I've gone with MSDOS for the partition table.
I'm partitioning the drives now, so someone please remind me what size I should use for the debian installation and allowing for updates, as well as space needed for SWAP and RAM?
Thank you so much.
Attributed to Napoleon I: Maxims of War, 1831
Partitioning - one for /, one for /var one for /home - you will need a small one for /boot. and another one that will be used for the swap file. Rule of thumbv used to be double the size of RAM, but IMHO that is a bit ott - probably equal to ram size will be fine. That is on the system disk. You then want a mount point(s) for the storage disc - how you partition that is really a matter of preference - and each partition can have its own mount pount in thye filesystem.
Okay, thanks for that.
Code:100MB for boot partition, 4GB for SWAP partition 20GB for / Not sure about /home or /var.
I did 100mb for /boot, 10gb for /, 3gb for /var and 3gb for swap. This is with ubuntu server and I have had no problems. You do not need to do separate /home, just mount the rest of the space in a subfolder within the home folder and put all your files there
How would I go about doing that?
If I create the following partitions:
/boot @ 100MB
/ @ 20GB
/tmp @ 10GB
SWAP @ 2GB
Debian is installed in "/"? What is the difference between that and /boot?
Please could you also tell me what specifically is the need for /usr?
Last edited by oimi; 05-04-2009 at 04:18 PM.
20 Gb is probably too much for / Sim's layout sounds about right.
Remember that the file system is not hard drive centric (unlike windows). As a user do you care where the physical location of the data is? For all you care, it can be on any disk, on a lan, or using iSCSI, anywhere on the internet. Of course as the admin - you do care, because it is imporrtant to know what to back up. Remeber you - as a computer/system owner, have two roles - one as admin - where you will use rootly privileges, and one as user, when you will only need low priviliges.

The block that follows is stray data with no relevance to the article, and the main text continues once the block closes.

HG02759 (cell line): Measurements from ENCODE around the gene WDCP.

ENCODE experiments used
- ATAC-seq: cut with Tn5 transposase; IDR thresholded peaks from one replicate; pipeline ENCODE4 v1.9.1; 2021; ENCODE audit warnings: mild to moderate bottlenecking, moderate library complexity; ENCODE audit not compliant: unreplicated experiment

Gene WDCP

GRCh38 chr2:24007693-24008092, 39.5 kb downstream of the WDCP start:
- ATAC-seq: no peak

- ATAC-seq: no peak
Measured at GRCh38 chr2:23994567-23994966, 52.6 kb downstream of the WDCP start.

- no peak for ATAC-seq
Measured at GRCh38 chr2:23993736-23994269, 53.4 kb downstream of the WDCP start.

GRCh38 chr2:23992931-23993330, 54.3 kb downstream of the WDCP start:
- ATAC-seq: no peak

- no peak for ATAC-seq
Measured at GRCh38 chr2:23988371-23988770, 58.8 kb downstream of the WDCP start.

So to go back to your question. about /home. Yoiu may get the option to define /home as part of the set up, but if not, or as a general principle, how do you add a hard drive to the file system?
Let us say you want to add /music to your file system. You add the mountpoint /music using the mkdir command from /. Do once you have a terminal window open with rootly privilges.
These ommands are for Fedora - ubmtu shouldn't be that different - but check!!!
This will list all the directories and files in / and you should see music. Note that this does not exist anywhere - it is a mountpoint on the file system.
Now let us say that you have a partition on drive sdb. The first partition will be sdb1. you can mount this using the command in generic terms "mount something somewhere"
mount /dev/sdb1 /music (you might need a few options there)
Now if you go to /music - you will see the files.
If you want that mounted automatically you need to edit a config file, in fedora it is /etc/fstab
so using a text editor (I generally use vim)
and enter a line like this....
/dev/hda7 /mnt/windows ntfs-3g auto,user 0 0
This is acually a line from my fstab file and it means
auto mount at start up partition 7 on device hda at mount point /mnt/windows and recognise it as an ntfs partition.
Again read up on fstab (use command man fstab) to see how to add entries.
This is another entry
/dev/system/var /var ext3 defaults 1 2
Here /dev/system/var is part of a logical volume called var on a logical group called system. (The logical group consists of several partitions on a drive - or could be many drives)
So I mount at start up an ext3 filesystem at mountpoint /var the partition /dev/system/var
Note how neat this is - I have different file systems mounted on the same tree. As a user I neither know (nor care) what the file systems are, or where they are, I just use them. Even neater, you can mount the same partition at different mountpoints if you want to - bu beware, if you have a partition mounted, and you mount something else at the same mountpoint, the first set of files will be inaccessible until the second file system is unmounted - but you could mount that first filesystem somewhere else.
If it all sounds a bit confusing, remeber that the centerwe of the world is not the hard drive - it is the file system. Windows has tried to achieve that with a desktop centric view - the desktop contains hard drive partitions, but to my mind it is a bit of a kludge - but if it helps you to grasp the concept, think of it in that way - but it is really better than that.
Last edited by peterb; 05-04-2009 at 10:30 PM.
Thanks for that very complicated explanation
When creating the partitions, is the primary partition "/"? and the logical "/boot"? I'm assuming that Debian will install to "/" and not "/boot".
I'm guessing that the primary partition is "/" as this is the root for Debian.
I'm now on this screen:
Do I keep the file system mentioned above? Are these settings okay?Code:[!!] Partition Disks Partition settings: Use as: Ext3 journaling file system Mount point: / Mount options: defaults Label: / Reserved blocks 20GB Typical useage: standard Bootable flag: off Copy data from another partition Delete the partition Done setting up the partition <Go Back>
Will I need to choose any other settings for the other partitions?
Thank you, is that the right partition system to use?
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